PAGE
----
What is the best workflow to import a roughly 1x1 km area from AHN data (Actueel Hoogtebestand Nederland) into Sketchup Make? My goal is to create contours of existing buildings and structures.

AHN is publicly available height-map of the Netherlands. It available as point cloud or raster data, but raw and terrain only (maaiveld).

Given that a 1x1km area consists of roughly 4,000,000 datapoints, I suspect that the first step is to create mesh with significantly less points (e.g. 100,000 to 400,000) before importing it into Sketchup.

I'm a novice in GIS, and plan to do this workflow only once or twice, so I'm mostly interested in free or donation-ware type of software. Preferably those that can be used on macOS.

I'll list my current solution as a possible answer below, but so far my solutions are not as best as I wanted.

  • I would suggest to add the AHN tag here, but can't do so because of my low reputation on this website.
    – MacFreek
    Aug 25, 2017 at 12:06

1 Answer 1


My first attempt was to download a raster TIFF image from http://esrinl-content.maps.arcgis.com/apps/Embed/index.html?appid=a3dfa5a818174aa787392e461c80f781. Unfortunately, when opening the 500MB images, most points where either #000000 or #FFFFFF, so I could not really use that. There are excellent viewers, along with height maps like https://ahn.arcgisonline.nl/ahnviewer/, so perhaps I just could not find a good source.

My second attempt was to visit http://ahn2.pointclouds.nl/. This data is slightly older (AHN2 from 2008 instead of AHN3 from 2015), but has similar high resolution (0.5 meter), and served my purpose. The websites has a great export function to select and download the region I was interested in. I downloaded two LAZ files with a 4mln and 150,000 point cloud, the later for testing.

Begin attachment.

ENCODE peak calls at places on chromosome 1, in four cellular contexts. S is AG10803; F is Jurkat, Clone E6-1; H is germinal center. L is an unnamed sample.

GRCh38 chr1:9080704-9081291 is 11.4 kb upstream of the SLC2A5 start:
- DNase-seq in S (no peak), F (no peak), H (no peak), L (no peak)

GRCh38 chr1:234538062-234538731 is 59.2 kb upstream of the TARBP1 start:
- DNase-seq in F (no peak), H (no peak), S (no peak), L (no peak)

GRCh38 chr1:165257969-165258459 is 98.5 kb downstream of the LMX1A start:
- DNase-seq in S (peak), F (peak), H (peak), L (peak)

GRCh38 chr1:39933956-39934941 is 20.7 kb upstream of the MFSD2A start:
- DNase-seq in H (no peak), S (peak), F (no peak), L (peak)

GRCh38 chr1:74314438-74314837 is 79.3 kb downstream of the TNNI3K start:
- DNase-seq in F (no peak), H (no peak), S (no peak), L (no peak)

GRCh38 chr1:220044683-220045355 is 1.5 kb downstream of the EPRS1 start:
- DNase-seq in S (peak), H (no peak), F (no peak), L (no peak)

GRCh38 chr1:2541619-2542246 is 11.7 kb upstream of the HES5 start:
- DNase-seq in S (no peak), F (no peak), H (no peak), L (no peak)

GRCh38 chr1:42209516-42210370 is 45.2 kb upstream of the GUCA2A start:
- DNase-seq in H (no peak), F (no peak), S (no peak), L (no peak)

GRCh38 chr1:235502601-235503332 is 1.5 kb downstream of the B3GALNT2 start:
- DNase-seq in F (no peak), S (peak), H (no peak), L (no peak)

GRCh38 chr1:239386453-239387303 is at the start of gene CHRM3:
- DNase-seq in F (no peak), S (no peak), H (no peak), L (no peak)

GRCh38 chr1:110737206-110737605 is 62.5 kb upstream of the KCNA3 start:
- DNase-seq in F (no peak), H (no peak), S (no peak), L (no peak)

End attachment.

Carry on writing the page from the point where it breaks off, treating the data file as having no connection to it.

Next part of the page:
I used the free and excellent CloudCompare with this workflow:

  1. Open the LAZ files
  2. Normalize the LAZ points. I used the settings "Quadratic" and "prefer +Z", because I read that the first is good for sharp edges on buildings, and the second good for terrain.
  3. Optionally subsample the point cloud to create a lower density point cloud (hoping that this would result in a smaller mesh in the next step)
  4. Use Poisson Surface Reconstruction to turn the point cloud into a mesh, as explained on the PSR wiki page.
  5. Export the Mesh in STL format (it also supports PLY, OBJ, VTK, OFF and DXF, but Sketchup comes with a free STL importer)
  6. Import the STL into Sketchup using the Sketchup STL importer.
  7. Wait till it is imported, and scale it up by a factor 1000x (the imported group was only a centimeter large in the model. I used the "Zoom to selection" function to find it :) )

This worked reasonably well for the sample export (170,000 points translated to 130,000 faces). It will not work for the 4,000,000 point export. Unfortunately, the subsampling resulted in a slightly larger mesh size (150,000 faces), not smaller, and I can't find a way for CloudCompare to reduce the complexity of the Mesh model. An alternative is to hand-pick points, and export that point list, but that seems rather tedious.

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